In a typical embodiment, a monolithic, a single-crystal semiconductor AFM probe having a frusto-pyramidal single-crystal silicon probe tip is used as cantilever element 140. Such monolithic, single-crystal semiconductor AFM probes are sold by Nano World AG of Neuchâtel, Switzerland. In such an AFM probe, the cantilever arm and probe tip are respective portions of a single piece of single-crystal silicon. In embodiments in which cantilever element 140 is electrically conducting, as is typically the case, the single-crystal silicon is doped with a suitable dopant such as arsenic. In other embodiments, cantilever arm 142 and probe tip base 144 are separate components joined together. In such embodiments, the material of cantilever arm 142 need not be a semiconductor.

Nanowire 102 extends substantially orthogonally from crystalline end facet 148 at the distal end of probe tip base 144, i.e., nanowire 102 extends in a direction typically within ±10° of the direction orthogonal to end facet 148. A process for growing nanowire 102 on end facet 148 is described by Yi et al. in U.S. patent application Ser. No. ______ entitled High Aspect Ratio AFM Probe and Method of Making (Agilent docket no. 10060079), assigned to the assignee of this disclosure and incorporated by reference.

As will be described in more detail below, operation of nanoscale FET probe 150 also involves the use of auxiliary conductive surface 130 on which the specimen to be measured is placed.

FIGS. 2A and 2B are a partial side view and an end view, respectively, showing an example of an insertable nanoscale FET probe 200 in accordance with another embodiment of the invention. Nanoscale FET probe 200 is capable of being functionalized with molecules of a capture agent and of being inserted into a specimen to make measurements inside the specimen. Nanoscale FET 200 is composed of a cantilever element 210 and a doped semiconductor nanowire 202 that extends from the cantilever element at one end of the cantilever element. A nanowire that extends from the cantilever element from a point closer to one end of the cantilever element than to the middle of the cantilever element will be regarded as extending from one end of the cantilever element. In this embodiment, nanowire 202 is looped and is electrically connected at both of its ends to locations on cantilever element 210 that are electrically isolated from one another. Nanowire 202 has a lateral surface 208 that can be coated with molecules of a capture agent to functionalize nanoscale FET probe 200.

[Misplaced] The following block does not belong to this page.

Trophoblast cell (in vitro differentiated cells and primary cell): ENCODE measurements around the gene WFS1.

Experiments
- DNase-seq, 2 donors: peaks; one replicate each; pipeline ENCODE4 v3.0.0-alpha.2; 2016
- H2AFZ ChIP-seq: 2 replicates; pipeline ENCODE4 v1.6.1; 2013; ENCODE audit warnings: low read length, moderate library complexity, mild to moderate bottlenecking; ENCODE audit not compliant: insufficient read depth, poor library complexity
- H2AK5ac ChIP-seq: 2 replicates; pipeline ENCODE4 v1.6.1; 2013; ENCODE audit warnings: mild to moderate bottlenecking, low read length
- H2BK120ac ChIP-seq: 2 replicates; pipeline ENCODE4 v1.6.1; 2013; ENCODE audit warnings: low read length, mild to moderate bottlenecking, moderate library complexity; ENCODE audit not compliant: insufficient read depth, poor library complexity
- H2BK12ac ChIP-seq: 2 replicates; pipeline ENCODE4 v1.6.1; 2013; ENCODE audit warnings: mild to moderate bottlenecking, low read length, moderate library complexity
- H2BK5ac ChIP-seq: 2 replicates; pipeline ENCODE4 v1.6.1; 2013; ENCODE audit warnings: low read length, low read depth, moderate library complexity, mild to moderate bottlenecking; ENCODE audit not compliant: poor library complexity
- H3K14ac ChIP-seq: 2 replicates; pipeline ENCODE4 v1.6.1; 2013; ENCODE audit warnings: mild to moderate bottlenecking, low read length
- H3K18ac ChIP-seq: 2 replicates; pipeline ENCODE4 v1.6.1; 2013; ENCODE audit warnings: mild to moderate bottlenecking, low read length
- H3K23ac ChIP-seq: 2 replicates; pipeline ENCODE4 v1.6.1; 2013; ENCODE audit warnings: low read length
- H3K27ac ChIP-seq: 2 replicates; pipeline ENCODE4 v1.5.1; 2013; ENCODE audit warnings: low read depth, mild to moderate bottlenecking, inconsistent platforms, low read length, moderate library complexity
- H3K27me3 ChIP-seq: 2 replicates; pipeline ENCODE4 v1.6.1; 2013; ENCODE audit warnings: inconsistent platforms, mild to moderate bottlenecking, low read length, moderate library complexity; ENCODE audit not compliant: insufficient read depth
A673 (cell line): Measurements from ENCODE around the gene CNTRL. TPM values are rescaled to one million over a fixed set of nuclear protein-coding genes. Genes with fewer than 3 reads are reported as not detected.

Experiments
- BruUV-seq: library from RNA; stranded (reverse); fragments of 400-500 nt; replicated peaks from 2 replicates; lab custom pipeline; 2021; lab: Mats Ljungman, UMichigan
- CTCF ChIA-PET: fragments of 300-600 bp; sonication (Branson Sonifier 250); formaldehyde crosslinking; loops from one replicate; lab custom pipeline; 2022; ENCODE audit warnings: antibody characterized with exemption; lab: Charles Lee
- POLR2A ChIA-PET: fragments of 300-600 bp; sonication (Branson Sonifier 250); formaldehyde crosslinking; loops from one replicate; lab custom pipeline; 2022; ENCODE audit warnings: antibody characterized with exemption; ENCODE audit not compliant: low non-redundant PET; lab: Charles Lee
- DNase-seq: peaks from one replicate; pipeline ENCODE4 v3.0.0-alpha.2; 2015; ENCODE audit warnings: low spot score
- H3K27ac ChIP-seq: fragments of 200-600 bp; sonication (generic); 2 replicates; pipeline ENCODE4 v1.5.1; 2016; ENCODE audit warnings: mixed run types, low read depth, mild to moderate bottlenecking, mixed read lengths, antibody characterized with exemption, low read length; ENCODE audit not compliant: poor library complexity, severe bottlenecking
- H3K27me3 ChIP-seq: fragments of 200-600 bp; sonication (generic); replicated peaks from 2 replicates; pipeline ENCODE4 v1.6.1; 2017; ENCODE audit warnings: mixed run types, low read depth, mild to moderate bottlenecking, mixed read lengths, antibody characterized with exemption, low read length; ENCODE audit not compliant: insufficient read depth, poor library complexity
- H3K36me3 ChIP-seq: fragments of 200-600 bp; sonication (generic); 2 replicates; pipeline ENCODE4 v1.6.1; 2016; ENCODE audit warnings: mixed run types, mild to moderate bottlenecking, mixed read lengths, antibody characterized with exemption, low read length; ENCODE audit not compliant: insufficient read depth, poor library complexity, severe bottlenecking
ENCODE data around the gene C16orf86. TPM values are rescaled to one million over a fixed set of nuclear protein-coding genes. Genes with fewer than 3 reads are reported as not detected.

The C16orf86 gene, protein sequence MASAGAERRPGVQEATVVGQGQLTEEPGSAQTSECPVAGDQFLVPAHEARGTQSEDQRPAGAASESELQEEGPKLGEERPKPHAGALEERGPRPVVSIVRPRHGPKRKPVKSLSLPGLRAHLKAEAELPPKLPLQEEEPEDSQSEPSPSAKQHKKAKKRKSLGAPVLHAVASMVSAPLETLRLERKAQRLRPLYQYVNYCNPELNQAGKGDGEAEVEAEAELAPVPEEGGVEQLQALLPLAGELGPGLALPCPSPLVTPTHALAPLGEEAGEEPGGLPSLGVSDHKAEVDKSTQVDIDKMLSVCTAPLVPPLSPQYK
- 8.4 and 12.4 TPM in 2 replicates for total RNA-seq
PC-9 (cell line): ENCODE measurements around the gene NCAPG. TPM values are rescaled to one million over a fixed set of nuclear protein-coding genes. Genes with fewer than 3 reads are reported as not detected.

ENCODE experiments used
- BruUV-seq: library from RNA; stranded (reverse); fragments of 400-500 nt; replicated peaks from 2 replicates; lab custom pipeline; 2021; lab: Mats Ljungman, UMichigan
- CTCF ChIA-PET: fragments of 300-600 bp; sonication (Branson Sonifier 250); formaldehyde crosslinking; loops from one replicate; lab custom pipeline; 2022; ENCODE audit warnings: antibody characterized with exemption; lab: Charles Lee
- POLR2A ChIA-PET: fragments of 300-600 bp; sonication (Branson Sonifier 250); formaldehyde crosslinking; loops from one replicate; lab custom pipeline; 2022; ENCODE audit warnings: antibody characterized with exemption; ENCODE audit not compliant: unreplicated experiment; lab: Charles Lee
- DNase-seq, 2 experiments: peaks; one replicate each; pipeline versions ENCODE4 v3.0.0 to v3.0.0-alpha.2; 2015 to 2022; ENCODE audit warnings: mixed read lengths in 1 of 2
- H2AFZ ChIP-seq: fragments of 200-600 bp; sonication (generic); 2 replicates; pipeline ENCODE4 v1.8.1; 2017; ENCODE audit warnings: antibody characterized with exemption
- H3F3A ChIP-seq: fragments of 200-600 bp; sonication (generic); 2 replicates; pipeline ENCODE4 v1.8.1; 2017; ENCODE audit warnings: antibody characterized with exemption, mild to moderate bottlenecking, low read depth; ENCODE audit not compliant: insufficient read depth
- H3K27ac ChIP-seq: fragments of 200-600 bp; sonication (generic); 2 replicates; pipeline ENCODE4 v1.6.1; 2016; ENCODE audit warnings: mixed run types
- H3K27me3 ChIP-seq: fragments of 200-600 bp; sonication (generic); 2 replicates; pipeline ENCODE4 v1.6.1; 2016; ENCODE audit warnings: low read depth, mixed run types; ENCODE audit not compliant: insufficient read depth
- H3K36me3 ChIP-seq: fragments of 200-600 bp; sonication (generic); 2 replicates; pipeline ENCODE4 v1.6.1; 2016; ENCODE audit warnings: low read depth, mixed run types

The material of looped semiconductor nanowire 202 is a single-crystal semiconductor material, such as a single-crystal group IV semiconductor, e.g., silicon (Si); a single-crystal group III-V semiconductor, e.g., gallium arsenide (GaAs); or a single-crystal group II-VI semiconductor, such as zinc oxide (ZnO). The single-crystal semiconductor material of nanowire 202 is doped with a suitable dopant to make nanowire 202 electrically conducting. In a typical embodiment, the material of nanowire 202 is silicon and the material of lateral surface 208 is silicon dioxide (SiO2). Lateral surface 208 of silicon dioxide facilitates the adhesion of capture agent molecules (not shown) to nanowire 202.